National Hydrography Network Dataset Tools for R
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README.md

hydrolinks R Package

Hydrologic Network Linking Data and Tools for R

Build Status | CRAN_Status_Badge

Bug reports and feedback

First things first, if you are having an issue, please consider reporting bugs and submitting feedback via the Github Issues page.

Package Description

This package provides tools for linking latitude and longitude (geopoint) data with hydrologic networks, such as the U.S. Geologic Survey's National Hydrologic Dataset (NHD) or they global hydroLakes dataset. The function automates the access and download of these large, cumbersome datasets and provides a number of techniques for geographic data to the hydro networks.

The key functionality hydrolinks provides centers on three areas.

  1. Linking geopoint data (lat/lon) to mapped lakes, streams and rivers. This provides an unambigous ID-based link to mapped aquatic features.

  2. Providing on-demand access to mapped aquatic features based on ID.

  3. Enable traversal of the hydrologic network with full support for both lakes and streams.

hydrolinks is available on CRAN. Please install from there.

Example Usage

Link to a waterbody feature

Lets say we have an observation lakeobs1 that was taken at some point. We want to see if there is a lake at that point, and get the information, including ID, of that lake.

Lo and behold, this point is over top of Lake Tahoe. We can get further information about this lake from the mapping layer we used to link. National Hydrography Dataset Highres (NHDH) has some other useful information included.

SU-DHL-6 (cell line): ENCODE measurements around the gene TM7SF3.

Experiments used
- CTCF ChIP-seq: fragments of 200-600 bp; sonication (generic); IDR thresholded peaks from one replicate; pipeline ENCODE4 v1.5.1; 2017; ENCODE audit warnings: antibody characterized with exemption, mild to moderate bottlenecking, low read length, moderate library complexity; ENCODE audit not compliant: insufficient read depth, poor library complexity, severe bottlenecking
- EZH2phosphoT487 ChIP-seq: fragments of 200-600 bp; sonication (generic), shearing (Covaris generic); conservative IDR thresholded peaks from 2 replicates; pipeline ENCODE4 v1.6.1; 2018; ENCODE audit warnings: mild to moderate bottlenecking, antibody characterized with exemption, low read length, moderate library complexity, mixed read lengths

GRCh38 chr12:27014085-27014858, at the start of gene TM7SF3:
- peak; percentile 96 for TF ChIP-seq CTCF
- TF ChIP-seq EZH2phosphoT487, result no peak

##   PERMANENT_      FDATE RESOLUTION  GNIS_ID  GNIS_NAME AREASQKM ELEVATION
## 1   44560536 2012-03-12          2 01654975 Lake Tahoe 498.1268      6229
##        REACHCODE FTYPE FCODE SHAPE_LENG SHAPE_AREA VISIBILITY centroid_x
## 1 16050101000339   390 39009   1.624393 0.05186653          0   -2037514
##   centroid_y MATCH_ID
## 1    2044681 lakeobs1

Now, lets generate map of the linked lake (Lake Tahoe). Using hydrolinks, we don't need to dig through shapefiles. We can just use the ID we got from linking.

library(sf)
lake_poly = get_shape_by_id(linked_wb$PERMANENT_, dataset = 'nhdh', feature_type = 'waterbody')
#Simple quick viz of polygon
plot(st_geometry(lake_poly), main='Lake Tahoe', col='Dodgerblue')

The polygon returned is fully functional, so it could be used for quantiative analysis of the lake shape or location. We use the sf package throughout for spatial data handling.

Network functionality

The latest and greatest feature allows for the traversal of the hydrologic network. Buildling on what we did above, we can quickly grab very useful information from the hydrologic network.

For example, lets grab and plot all inflows into Lake Tahoe. We will start from the lake and traverse up the hydrologic network. We will specify a max traversal distance of 50km to prevent the traversal from exploding (can happen with unlimited bounds going up the network, e.g., Mississippi).

upstream = traverse_flowlines(50, linked_wb$PERMANENT_, direction = 'in')
upstream_shp = get_shape_by_id(upstream$PERMANENT_, dataset = 'nhdh', feature_type = 'flowline')
plot(st_geometry(upstream_shp), col='palegreen')
plot(st_geometry(lake_poly), main='Lake Tahoe', col='Dodgerblue', add=TRUE)

Boom! We have Tahoe and all its input tributaries. Again, the shape data returned are the same as from the underlying hydrologic network datasets, so they can be used in spatial and other analyses.